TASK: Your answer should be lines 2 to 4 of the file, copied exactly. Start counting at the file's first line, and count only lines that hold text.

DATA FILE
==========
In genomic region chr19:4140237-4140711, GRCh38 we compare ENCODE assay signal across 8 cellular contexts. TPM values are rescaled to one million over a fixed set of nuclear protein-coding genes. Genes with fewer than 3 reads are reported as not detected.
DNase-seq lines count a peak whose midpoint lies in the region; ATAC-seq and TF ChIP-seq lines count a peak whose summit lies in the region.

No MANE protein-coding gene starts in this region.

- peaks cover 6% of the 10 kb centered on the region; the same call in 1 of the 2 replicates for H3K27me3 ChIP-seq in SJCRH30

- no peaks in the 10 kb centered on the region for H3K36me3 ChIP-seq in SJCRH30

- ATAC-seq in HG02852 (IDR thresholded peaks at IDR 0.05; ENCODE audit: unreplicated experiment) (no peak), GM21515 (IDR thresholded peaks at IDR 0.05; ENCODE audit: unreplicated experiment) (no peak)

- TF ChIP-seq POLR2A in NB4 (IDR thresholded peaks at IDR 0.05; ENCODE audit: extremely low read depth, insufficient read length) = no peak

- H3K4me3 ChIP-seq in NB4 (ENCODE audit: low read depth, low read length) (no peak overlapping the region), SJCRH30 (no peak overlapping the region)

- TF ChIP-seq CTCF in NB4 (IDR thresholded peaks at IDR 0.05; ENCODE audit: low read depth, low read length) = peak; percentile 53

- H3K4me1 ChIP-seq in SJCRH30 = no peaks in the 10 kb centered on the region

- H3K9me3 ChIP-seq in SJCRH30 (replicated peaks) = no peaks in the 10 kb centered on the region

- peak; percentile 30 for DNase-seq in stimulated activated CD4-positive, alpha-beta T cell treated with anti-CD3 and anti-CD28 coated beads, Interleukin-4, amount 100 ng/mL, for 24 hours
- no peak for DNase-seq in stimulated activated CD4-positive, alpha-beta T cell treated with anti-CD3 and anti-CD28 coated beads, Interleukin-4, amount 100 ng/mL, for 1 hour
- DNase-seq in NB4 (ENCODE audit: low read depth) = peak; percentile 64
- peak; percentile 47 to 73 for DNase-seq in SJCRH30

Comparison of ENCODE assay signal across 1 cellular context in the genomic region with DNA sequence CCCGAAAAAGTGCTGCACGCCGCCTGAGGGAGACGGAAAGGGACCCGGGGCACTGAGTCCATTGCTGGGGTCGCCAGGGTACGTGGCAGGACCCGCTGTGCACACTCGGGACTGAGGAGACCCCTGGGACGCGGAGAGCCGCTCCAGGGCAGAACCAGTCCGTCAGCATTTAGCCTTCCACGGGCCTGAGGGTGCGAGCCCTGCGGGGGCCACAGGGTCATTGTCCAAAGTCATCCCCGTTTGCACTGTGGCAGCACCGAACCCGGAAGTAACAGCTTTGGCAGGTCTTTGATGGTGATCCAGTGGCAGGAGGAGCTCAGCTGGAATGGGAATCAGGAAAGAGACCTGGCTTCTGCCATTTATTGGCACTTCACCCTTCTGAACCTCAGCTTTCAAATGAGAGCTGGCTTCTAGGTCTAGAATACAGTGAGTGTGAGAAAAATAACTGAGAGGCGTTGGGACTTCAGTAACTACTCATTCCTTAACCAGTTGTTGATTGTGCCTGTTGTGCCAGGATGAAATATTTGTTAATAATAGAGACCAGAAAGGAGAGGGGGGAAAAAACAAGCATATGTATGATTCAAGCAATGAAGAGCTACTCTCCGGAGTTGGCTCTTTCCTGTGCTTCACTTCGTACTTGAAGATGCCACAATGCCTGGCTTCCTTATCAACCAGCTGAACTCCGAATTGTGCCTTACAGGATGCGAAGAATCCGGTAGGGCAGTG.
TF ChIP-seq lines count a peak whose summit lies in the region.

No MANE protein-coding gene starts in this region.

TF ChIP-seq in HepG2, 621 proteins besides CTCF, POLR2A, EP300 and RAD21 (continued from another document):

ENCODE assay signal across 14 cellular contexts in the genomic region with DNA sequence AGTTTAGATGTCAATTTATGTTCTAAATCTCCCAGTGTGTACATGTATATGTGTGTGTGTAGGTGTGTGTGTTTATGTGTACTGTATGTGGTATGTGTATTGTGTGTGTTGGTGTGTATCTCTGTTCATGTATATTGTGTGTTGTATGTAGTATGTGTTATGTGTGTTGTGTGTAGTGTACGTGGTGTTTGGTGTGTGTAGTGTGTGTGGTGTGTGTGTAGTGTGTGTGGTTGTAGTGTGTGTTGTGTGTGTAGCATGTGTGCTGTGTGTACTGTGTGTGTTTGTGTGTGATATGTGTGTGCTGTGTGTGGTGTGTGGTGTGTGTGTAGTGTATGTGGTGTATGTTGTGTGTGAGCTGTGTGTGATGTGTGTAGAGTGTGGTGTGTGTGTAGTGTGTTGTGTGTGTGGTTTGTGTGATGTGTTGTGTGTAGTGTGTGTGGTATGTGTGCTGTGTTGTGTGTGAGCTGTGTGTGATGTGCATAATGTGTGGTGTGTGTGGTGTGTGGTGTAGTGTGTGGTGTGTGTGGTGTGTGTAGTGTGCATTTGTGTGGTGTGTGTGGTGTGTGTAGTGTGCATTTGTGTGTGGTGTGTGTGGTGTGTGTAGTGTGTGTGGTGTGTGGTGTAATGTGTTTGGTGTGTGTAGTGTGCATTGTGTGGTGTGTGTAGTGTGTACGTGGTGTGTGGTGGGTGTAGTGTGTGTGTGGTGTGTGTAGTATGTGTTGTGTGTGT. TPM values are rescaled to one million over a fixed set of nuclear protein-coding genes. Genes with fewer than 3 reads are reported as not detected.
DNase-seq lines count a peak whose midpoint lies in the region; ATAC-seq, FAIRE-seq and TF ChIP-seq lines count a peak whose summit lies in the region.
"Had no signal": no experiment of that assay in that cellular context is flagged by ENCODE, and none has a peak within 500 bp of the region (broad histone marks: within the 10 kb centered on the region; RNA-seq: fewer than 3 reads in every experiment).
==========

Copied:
DNase-seq lines count a peak whose midpoint lies in the region; ATAC-seq and TF ChIP-seq lines count a peak whose summit lies in the region.

No MANE protein-coding gene starts in this region.

- peaks cover 6% of the 10 kb centered on the region; the same call in 1 of the 2 replicates for H3K27me3 ChIP-seq in SJCRH30